Wednesday, 22 February 2017 13:09

It's Time To Beat Up On Credit Suisse and Their Woefully Misinformed Bitcoin Advice Featured

There is no such thing as a trustworthy trusted partyCredit Suisse has been posting cryptocurrency advisories over the last few weeks. They are quite one-sided, although couched in the appearance of objectivity. To explain why it's couched in the appearance of objectivity, and not actually objective, let me give you some background. 

The Obama administration enacted a law known as the Fiduciary Rule, as per Investopedia

The Department of Labor’s definition of a fiduciary demands that advisors act in the best interests of their clients, and to put their clients' interests above their own. It leaves no room for advisors to conceal any potential conflict of interest, and states that all fees and commissions must be clearly disclosed in dollar form to clients. The definition has been expanded to include any professional making a recommendation or solicitation — and not simply giving ongoing advice. Previously, only advisors who were charging a fee for service (either hourly or as a percentage of account holdings) on retirement plans were considered fiduciaries.

Although the Trump administration looks like it will repeal this law. the question is still begged, what conflcts of interests and hidden "gotchas" are not exposed? Well, here are videos that explain why banks will likely never be pro bitcoin, regardless of how tranformational it may be.


So, if banks are not going to benefit from Bitcoin, chances are their employees are not going to support bitcoin. Who are the most published bank employees? Analysts, to wit, Credit Suisse, stage left - Is Bitcoin Safe?

Bitcoin does carry some unique risks. The value of the cryptocurrency has been three times as volatile as the price of oil and 11 times more than the post-Brexit exchange rate between the dollar and the British pound.

With all due respect, this is a very ignorant, malinformed, incomplete viewpoint. I actually do mean that with respect intended. I'm not trying to maligh Credit Suisse, but... Look at this: 2+2=?.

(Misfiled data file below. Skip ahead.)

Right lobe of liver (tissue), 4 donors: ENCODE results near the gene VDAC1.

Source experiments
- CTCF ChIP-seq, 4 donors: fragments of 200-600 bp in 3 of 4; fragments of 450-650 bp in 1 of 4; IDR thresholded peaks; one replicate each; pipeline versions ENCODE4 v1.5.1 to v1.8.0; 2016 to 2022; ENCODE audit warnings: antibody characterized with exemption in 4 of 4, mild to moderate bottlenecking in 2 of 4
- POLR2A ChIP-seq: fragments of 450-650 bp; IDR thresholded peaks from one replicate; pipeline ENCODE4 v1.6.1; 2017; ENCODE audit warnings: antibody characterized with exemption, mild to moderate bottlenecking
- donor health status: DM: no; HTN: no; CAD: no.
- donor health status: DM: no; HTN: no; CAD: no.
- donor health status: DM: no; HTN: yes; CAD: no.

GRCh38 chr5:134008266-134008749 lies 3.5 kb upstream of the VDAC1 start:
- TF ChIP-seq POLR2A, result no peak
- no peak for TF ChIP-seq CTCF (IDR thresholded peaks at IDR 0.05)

Tell me, what do you get from that? If you said 4, then you get my point. To really gather meaning from an equation, you have to look at both sides of the equal sign. Credit Suisse state the unique financial risks of bitcoin, yet ignores the very unique financial benefits. Look at these numbers from a guy who does not have a financial or stragetic inventive to downplay Bitcoin.

Annually, since 2011, Bitcoin has had 75x the volatility as WTI crude oil. Credit Suisse (who gave a much lower vol. number, but that depends on how often you sample the data) will have you believe that is bad, but for long investors, volatility is not the enemy. The enemy is downside risk. When you strip out upside movements, which is what we all really want, Bitcoin only has .15x more downside risk than oil. Wait! I'm not finsished yet. Remember, we need to look at both sides of the risk/reward equation. When comparing the upside, BTC has 203x the average excess return of WTI crude oil. To be clear, .15x more downside risk, and 203x more upside. 

Credit Suisse, are you sure you made a valid comparison between oil and bitcoin?

Bitcoin vs WTI crude oil risk and returns

Hey, it's not just Credit Suisse, its all of the major banks and central banks as well. It's also the Financial Times, the London Business School and CNN Money, amomt many, many others. Reference 

 BTW, these numbers hold up just as well for the comparison to GBP as well. As compared to the GBPUSD forex pair, Bitcoin has 333x the volatity, but onl 7x the downside risk (remember, if you're holding long, you ony want to concern yourself with prices going down, not up), and 1,017x the return. Again, Credit Suisse, as financial professionals, what the hell were you measuring?

Bitcoin vs GBP risk and returns

Now, of course, Credit Suisse did have some positive things to say about bitcoin - just not the stuff you can invest in directly, to wit: Forget Bitcoin, but Remember Blockchain? Why, you ask? Well, banks are attempting (not necessarily wholeheartedly, though) to rebuild there backends on top of technology that underpins bitcoin. Of course, since banks don't make markets in bitcoin (the token) itself, it's too risky for their clients (unless said clients read BoomBustBlog). Next up, I will show all how to create a bitcoin investment portfolio an blend it into your more conventional investments. If you are interested in such, you'd probably want to catch up by reading these:

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